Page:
PORTLAND – By 6 p.m. Saturday, about 5,000 people had walked through the Portland Company Marine Complex on the city’s waterfront to ogle some of the most exquisite pleasure cruisers, sailing yachts and dories made in New England.
While many boat styles were represented at the Maine Boatbuilders Show, every one of the 202 vendors shared at least one category: survivor of the Great Recession.
“A lot of the people who should be here got wiped out,” said one survivor, David Hulbert, who manufactures the Portland Pudgy, a combination lifeboat and dory.
Between 2005 and 2011, the number of sailboat builders in North America declined by 23 percent, from 146 to 113, according to a study released last year by Sail America, a trade group.
The study, however, found that the industry has since stabilized and is even showing some growth in the small daysailer and entry-level cruiser category.
There is no data available on how many Maine boatbuilders have closed up shop, but several boatbuilders at the show on Saturday said the number is significant.
“A lot of boat companies aren’t here anymore,” said James Allen, brokerage director at Morris Yachts, based in Bass Harbor. “That we’re here shows that we have done as well as can be expected.”
Unlike other yards that only manufacture boats, Morris Yachts is multifaceted, operating two full-service yards on Mount Desert Island. Steady business at the service yards brought in enough revenue to keep the company open during the recession, he said.
He said the sales of “middle market” boats, those costing $500,000 to $600,000, were particularly hard hit by the recession of 2007-2009, the longest and deepest recession in the United States since the Great Depression.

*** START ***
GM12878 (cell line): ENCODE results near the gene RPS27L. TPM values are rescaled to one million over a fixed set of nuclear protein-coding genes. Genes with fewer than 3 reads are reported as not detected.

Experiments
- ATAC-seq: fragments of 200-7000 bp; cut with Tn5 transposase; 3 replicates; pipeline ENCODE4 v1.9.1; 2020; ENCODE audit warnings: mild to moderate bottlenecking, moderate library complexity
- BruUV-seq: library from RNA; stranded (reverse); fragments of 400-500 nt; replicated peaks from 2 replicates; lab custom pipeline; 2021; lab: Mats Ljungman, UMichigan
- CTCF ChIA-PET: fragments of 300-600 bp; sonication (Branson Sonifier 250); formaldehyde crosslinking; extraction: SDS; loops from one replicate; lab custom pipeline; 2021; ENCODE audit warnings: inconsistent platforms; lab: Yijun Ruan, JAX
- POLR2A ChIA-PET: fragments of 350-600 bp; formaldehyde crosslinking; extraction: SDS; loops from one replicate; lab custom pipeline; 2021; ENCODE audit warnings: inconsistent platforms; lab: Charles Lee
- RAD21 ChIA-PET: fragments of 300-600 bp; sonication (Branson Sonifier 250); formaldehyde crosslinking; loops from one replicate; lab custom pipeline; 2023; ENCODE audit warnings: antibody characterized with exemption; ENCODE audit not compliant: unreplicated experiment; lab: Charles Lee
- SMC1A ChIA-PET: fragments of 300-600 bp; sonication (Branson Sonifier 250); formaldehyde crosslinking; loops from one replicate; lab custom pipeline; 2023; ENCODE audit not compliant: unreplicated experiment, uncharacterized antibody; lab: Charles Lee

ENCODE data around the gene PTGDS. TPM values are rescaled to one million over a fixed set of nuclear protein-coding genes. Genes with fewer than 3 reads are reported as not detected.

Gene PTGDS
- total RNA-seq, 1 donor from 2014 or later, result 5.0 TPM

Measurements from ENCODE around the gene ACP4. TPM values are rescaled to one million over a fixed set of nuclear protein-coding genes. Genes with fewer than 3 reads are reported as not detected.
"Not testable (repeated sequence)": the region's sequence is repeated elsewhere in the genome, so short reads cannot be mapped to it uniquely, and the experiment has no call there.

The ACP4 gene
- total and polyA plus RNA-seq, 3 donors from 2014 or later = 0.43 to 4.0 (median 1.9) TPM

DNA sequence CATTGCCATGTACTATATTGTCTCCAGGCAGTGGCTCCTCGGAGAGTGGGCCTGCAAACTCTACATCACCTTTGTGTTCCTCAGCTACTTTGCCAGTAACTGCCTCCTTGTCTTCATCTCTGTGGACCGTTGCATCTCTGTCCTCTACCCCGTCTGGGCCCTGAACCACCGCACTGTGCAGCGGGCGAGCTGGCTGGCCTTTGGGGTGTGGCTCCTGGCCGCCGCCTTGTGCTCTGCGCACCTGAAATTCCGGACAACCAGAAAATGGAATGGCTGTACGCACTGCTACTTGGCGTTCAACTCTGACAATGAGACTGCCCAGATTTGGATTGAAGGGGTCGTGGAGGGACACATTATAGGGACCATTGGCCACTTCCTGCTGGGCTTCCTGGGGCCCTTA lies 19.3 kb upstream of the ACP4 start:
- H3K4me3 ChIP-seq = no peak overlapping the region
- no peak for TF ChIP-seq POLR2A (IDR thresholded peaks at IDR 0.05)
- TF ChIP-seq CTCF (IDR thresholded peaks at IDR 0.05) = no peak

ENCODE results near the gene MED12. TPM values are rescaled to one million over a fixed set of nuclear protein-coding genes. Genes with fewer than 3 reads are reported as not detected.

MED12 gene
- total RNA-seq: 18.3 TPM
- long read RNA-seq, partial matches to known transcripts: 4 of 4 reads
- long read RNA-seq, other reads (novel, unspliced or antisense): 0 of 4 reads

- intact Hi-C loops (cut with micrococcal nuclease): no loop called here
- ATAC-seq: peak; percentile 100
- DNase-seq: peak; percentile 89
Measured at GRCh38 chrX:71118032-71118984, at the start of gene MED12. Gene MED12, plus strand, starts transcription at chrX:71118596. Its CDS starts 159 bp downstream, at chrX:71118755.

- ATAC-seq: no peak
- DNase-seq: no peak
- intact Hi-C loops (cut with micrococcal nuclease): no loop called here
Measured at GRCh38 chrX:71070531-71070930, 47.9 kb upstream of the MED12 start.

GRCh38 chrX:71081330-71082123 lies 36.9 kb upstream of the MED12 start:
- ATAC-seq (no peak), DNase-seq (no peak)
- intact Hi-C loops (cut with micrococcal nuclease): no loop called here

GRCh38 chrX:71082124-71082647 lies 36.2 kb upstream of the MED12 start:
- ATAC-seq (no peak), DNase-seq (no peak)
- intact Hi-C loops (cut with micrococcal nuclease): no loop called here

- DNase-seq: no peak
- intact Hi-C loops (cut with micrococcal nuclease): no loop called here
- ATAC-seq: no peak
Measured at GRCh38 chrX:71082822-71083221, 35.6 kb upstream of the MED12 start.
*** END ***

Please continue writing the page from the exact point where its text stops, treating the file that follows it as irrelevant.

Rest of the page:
The market for superyachts built for the world’s financial elite — the so-called 1 percenters — remained strong, Morris said. However, those yachts are being built in Europe, not Maine, Allen said.
Morris is now trying to compete in that market with the company’s newly designed M46, a $1.2 million luxury sailing yacht designed for people who have a lot of money but not a lot of sailing experience. In its news release about the yacht, the company describes the boat’s cabin as a “penthouse you can take with you.”
Hulbert, whose Portland Pudgey is more downscale, selling for $2,600 to $6,400, said it’s disturbing that Wall Street bankers and “oil barons” seem to have gotten richer during the recession.
“Those guys were whining and complaining about losing money,” he said. “In fact, they are making more.”
The good news for Maine boatbuilders, though, is that business is up slightly from a year ago, particularly in sales of secondhand boats and in the business of servicing boats, said several boatbuilders. They said the public is showing more interest.
“There is a feeling of a little more confidence. It’s slowly coming back,” said Ted Smith, service manager at Lyman-Morse Boatbuilders in Thomaston.
Still, many middle-class people are cautious about spending too much money on a boat, said Doug Metchick, CEO of Morris Yachts. Besides the market for high-end luxury yachts, he said, there is a growing demand for boats that sell for $10,000 to $15,000.
“People who are into boating are not giving up the passion,” he said.
Phineas Sprague Jr., president of Portland Yacht Services, which organized the boat show, said Maine boatbuilders are eager for business to pick up again.
“Everybody is pretty fed up with the recession,” he said.
Admission to the boat show is $15. It will run from 10 a.m. to 4 p.m. Sunday.
Tom Bell can be contacted at 791-6369 or at: